YWCA Evanston/North Shore offers suggestions to help someone in an abusive relationship

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YWCA Evanston/North Shore offers suggestions to help someone in an abusive relationship

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What to say when someone tells you they're being abusedOctober is Domestic Violence Awareness Month, and research shows that at least 60 percent of us know a victim of domestic abuse. But what can we do to help? Sandy T. Williams, domestic violence residential and community services director at YWCA Evanston/North Shore, offered these suggestions:

  1. Listen. If someone is confiding in you, resist the urge to have all the answers. Validate your friend’s feelings. Don’t judge. She may already be feeling shame and embarrassment.
  2. Be careful about the words you use. If you are approaching someone because you suspect abuse, you might say, “I’ve noticed you’ve been injured recently” or “I’m concerned about you.” Do not speak negatively about the abuser.
  3. Focus on the victim, not the abuser. Help the victim reflect on the power and control she has and reinforce that the abuse is not her fault. Don’t tell the victim she has to leave the relationship immediately. “What we know about domestic violence is that the person may still love the abuser,” said Williams. “In addition, leaving can be one of the most dangerous times for the victim.”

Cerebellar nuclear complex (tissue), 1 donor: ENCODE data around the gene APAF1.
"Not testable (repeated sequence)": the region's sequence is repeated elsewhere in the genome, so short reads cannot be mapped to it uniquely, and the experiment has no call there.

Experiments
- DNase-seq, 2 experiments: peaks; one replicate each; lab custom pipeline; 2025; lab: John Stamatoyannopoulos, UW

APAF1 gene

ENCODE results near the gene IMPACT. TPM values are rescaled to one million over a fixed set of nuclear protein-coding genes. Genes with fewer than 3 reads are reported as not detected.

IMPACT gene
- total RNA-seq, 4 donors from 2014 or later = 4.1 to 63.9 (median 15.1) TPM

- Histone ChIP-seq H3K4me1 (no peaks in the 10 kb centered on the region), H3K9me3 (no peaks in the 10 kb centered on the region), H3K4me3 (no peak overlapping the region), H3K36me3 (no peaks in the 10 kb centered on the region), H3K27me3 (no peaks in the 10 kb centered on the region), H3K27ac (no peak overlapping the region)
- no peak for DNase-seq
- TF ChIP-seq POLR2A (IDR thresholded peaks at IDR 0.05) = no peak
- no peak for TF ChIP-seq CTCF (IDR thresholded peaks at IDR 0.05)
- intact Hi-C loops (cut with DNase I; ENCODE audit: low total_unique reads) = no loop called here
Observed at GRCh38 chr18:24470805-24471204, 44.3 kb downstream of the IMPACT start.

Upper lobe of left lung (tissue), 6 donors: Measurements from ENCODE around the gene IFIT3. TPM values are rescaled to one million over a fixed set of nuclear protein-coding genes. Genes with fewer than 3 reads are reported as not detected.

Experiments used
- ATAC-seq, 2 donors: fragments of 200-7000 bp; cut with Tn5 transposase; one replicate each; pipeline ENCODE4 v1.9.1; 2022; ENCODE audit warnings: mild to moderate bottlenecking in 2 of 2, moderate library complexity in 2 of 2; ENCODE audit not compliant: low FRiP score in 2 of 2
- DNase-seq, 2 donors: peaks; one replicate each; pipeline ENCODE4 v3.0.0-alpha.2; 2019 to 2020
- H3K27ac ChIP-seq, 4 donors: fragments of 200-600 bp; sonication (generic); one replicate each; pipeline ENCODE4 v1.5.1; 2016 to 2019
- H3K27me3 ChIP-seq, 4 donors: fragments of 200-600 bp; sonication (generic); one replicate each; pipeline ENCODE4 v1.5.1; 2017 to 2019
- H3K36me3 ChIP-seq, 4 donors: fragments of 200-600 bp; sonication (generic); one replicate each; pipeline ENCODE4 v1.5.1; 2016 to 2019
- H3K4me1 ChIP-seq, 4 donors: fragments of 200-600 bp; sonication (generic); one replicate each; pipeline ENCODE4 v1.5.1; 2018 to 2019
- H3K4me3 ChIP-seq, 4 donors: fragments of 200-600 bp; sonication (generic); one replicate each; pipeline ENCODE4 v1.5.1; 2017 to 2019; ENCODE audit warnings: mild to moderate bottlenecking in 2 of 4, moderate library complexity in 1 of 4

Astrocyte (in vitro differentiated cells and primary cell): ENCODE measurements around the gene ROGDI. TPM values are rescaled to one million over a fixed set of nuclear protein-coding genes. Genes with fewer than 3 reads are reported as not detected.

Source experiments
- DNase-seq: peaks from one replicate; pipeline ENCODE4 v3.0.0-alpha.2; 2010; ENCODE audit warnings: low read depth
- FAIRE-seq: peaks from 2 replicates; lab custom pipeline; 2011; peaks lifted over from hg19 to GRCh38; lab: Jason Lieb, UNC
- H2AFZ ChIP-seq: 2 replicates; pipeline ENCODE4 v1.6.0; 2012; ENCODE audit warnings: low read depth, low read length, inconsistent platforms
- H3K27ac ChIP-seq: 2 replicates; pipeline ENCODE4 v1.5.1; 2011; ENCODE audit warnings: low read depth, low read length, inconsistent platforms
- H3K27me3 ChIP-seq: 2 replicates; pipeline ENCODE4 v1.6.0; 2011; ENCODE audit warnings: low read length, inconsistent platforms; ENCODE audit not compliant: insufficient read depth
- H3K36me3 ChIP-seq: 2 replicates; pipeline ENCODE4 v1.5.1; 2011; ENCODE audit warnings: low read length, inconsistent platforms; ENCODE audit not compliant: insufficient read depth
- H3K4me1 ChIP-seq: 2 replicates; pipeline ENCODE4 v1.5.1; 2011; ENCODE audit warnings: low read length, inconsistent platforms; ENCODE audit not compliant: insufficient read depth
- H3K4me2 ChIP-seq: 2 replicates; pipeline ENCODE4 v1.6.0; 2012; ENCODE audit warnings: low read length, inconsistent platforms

4. Recognize that every domestic violence situation is unique. Your friend’s situation may be different from others you have known, including your own. “It’s important to recognize that each person is an expert in her own experience,” said Williams. “It’s also important to recognize that everyone has her own timetable to take back her power and control and make her own decisions.”
  5. Gather resources and talk about safety planning. If your friend recognizes that she’s in an abusive situation (and this can take awhile), you can help her develop a plan. “Gather resources first, then give the person the information if she’s ready,” said Williams. YWCA Evanston/North Shore is a good place to start. It offers a 24-hour crisis line: 877-718-1868.
  6. Remember that solutions take time. It can be frustrating, but you don’t want to be another person attempting to exert power and control over the victim. She needs to find it within herself. According to Williams, it can take seven to thirteen attempts at leaving before it really takes hold.

To learn more about YWCA Evanston/North Shore’s domestic violence services, visit www.ywca-ens.org.